In 1861, archaeology enthusiast King Frederick VII led an excavation of the mighty Lusehøj barrow on Southwest Funen in Denmark.
The excavation turned up dazzling bronze objects which enriched the king’s collection, but he also secured a fragment of a few centimetres of woven cloth.
The cloth had been wrapped around the cremated remains of a corpse and placed in a bronze urn.
The burial mound was most certainly built for a wealthy and powerful person.
But what about the bits of fabric?
Recent analyses gave surprising information about fabric production in Bronze Age Europe.
Until recently it was assumed that the piece of cloth from Lusehøj was linen, made of cultivated flax.
New studies using polarised light microscope techniques and isotope analyses show the fabric to be woven from nettle fibres, probably stemming from Austria.
This means that wild plants, not just local but imported ones too, probably played a bigger part in clothes production than previously thought.
The researchers report their surprising discovery in the journal Scientific Reports.
It was widely presumed that production of plant fibre textiles in ancient Europe, especially woven textiles for clothing, was closely linked to the development of agriculture.
In other words, locally-grown plants were used − especially flax and hemp.
“The Lusehøj cloth, the oldest piece of woven fabric in Northern Europe, challenges this assumption by demonstrating an intentional use of wild plant fibres,” says Bodil Holst, a professor in nanophysics at the University of Bergen.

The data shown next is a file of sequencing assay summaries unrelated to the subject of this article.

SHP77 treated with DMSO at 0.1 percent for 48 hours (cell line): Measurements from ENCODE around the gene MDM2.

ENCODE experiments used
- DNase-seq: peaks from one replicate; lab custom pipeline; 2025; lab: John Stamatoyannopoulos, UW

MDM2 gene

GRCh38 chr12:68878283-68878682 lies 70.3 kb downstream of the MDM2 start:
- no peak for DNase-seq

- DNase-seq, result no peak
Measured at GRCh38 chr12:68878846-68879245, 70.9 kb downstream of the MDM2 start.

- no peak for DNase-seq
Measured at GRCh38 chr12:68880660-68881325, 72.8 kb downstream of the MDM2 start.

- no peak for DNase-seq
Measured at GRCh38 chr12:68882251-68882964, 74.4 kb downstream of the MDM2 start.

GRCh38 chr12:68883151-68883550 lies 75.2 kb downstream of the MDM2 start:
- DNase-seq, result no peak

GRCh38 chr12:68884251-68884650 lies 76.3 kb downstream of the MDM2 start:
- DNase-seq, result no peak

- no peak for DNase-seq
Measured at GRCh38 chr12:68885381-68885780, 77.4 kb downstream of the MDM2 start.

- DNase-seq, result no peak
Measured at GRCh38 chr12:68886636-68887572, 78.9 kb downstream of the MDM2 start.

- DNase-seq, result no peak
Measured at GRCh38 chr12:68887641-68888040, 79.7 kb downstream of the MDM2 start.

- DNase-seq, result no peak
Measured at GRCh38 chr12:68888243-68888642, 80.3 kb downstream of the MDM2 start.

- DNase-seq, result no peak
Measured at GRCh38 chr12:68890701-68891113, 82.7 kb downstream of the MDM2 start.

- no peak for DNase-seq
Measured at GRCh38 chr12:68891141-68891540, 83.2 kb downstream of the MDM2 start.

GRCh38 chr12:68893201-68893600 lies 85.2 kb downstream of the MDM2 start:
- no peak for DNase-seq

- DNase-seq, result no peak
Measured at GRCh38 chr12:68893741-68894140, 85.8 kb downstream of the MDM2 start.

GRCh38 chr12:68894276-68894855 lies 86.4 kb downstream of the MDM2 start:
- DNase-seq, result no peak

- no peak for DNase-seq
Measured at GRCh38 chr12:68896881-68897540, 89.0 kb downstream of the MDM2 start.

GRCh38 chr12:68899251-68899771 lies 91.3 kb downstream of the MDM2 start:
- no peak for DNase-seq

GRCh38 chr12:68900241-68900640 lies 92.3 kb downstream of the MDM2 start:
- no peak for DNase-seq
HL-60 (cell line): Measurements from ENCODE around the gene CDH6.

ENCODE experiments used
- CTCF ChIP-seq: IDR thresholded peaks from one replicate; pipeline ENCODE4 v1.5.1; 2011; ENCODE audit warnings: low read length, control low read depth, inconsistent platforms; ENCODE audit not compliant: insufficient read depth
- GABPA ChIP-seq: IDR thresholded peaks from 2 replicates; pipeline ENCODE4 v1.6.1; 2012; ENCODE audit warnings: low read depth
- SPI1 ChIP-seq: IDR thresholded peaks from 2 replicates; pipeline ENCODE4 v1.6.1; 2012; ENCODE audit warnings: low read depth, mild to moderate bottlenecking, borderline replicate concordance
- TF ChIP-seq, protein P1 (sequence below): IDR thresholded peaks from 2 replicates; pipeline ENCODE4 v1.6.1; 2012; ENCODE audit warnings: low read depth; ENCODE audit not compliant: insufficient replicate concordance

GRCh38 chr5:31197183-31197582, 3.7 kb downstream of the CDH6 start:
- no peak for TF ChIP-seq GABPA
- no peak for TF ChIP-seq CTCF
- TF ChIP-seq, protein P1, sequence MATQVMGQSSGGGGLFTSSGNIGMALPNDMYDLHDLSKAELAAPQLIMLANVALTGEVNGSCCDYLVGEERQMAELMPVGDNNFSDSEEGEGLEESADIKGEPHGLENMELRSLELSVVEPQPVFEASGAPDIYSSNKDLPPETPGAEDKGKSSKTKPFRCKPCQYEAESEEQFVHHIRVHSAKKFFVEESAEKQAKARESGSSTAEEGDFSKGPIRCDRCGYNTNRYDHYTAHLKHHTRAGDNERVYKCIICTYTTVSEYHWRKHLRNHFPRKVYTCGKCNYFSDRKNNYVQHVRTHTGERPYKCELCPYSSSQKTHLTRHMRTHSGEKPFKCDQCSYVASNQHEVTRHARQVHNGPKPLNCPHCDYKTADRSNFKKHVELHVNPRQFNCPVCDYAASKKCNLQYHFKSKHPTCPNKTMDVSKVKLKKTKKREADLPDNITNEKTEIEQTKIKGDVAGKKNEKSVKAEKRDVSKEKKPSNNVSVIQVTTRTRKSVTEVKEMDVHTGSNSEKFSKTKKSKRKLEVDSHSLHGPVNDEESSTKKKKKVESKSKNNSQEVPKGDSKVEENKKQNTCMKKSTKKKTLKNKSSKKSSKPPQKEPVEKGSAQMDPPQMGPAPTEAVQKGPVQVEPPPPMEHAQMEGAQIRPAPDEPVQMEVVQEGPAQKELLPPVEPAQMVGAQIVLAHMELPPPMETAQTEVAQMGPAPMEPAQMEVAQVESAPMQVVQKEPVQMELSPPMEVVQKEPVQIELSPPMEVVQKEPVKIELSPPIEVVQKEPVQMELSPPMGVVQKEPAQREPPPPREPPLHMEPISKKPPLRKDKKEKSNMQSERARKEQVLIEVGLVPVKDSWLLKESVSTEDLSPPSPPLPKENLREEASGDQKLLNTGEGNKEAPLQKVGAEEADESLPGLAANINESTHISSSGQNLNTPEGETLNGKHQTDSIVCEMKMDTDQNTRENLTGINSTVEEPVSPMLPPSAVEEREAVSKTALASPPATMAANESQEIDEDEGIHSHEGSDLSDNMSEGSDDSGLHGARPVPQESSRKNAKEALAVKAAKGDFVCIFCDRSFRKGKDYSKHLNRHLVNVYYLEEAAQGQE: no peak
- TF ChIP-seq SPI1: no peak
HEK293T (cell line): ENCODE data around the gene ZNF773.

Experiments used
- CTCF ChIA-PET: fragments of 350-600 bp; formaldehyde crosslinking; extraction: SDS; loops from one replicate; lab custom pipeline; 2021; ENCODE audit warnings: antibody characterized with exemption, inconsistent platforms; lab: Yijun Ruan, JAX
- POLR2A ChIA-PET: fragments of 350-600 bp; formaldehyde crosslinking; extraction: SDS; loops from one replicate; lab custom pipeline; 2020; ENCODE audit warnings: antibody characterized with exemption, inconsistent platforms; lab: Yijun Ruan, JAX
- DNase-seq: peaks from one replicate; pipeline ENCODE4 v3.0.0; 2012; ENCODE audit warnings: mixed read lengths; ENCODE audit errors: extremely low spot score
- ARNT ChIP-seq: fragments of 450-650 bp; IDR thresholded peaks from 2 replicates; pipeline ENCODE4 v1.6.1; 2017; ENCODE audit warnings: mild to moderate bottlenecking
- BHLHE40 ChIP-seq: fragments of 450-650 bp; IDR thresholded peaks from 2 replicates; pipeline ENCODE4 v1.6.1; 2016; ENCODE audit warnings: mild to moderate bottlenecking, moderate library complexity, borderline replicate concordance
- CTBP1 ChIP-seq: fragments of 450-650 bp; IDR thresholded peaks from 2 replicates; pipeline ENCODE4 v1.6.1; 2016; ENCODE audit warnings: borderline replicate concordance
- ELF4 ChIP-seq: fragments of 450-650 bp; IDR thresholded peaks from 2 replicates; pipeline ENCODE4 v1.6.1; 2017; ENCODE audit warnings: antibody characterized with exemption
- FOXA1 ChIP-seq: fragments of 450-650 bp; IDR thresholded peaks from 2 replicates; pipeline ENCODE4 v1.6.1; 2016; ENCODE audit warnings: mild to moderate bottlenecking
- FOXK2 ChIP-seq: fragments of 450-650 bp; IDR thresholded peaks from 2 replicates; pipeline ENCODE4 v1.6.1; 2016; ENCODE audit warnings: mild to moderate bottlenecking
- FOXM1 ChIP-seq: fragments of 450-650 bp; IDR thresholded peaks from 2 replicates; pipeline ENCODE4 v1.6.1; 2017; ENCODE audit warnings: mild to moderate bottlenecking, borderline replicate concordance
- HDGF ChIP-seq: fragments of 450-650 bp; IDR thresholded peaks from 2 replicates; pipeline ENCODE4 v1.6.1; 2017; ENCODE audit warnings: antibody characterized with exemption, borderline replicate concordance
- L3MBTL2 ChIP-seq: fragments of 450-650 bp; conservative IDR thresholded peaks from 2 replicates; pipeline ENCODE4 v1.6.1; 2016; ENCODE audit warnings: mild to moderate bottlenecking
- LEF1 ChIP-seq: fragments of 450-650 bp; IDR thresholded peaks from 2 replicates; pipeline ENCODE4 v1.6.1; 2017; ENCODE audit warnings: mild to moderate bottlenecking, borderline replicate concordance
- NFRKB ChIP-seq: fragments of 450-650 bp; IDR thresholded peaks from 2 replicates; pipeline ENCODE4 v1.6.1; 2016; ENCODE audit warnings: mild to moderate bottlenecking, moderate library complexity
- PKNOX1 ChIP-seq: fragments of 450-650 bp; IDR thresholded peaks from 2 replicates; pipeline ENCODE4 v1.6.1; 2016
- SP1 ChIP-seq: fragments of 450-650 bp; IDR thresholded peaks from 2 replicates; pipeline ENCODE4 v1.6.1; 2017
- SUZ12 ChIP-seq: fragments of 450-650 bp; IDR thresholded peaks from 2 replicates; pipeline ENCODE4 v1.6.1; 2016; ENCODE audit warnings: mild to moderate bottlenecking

“Because the fabric was found in a grave rich in treasures, it’s unlikely that nettles were chosen as a substandard substitution for linen, which was also available and which we have assumed to be finer. Nettles must have been chosen intentionally,” she says.
Danish archaeologists and Norwegian physicists have cooperated in this study.
“In this instance the archaeologists think someone must have transported the fabric from Austria to Denmark.”
“In other circumstances there could have been trade imports of various fabric fibres among regions at this time and textile production was thus not wholly based on locally-grown plants,” says Holst.
The analyses showing Austria to be the origin of the nettles really surprised her co-author, archaeologist Ulla Mannering of the National Museum in Denmark. She’s a specialist in Northern European textiles and clothing.
“Presently we have no documentation of textiles made from nettles being produced in Denmark during the Bronze Age,” she writes in a press release.
Neither archaeologists, physicists nor others can come up with a clear answer to why a shroud made from nettles was wrapped around the remains of the person in the Lusehøj grave.
“Without knowing the exact reason why it was chosen, this at least indicates that wild plants played an important role. It’s imaginable that it held ritual significance and in Denmark nestle cloth has been said to be a fine fabric,” says the professor.
“But this could actually have been a wish to exploit available natural resources better. Perhaps people searched for other plant fibres that worked well as clothes.”
A future step for Holst will be to investigate whether nettles make a cloth with superior thermal qualities, whether the plant known for its sting insulates better than fibres from cultivated plants.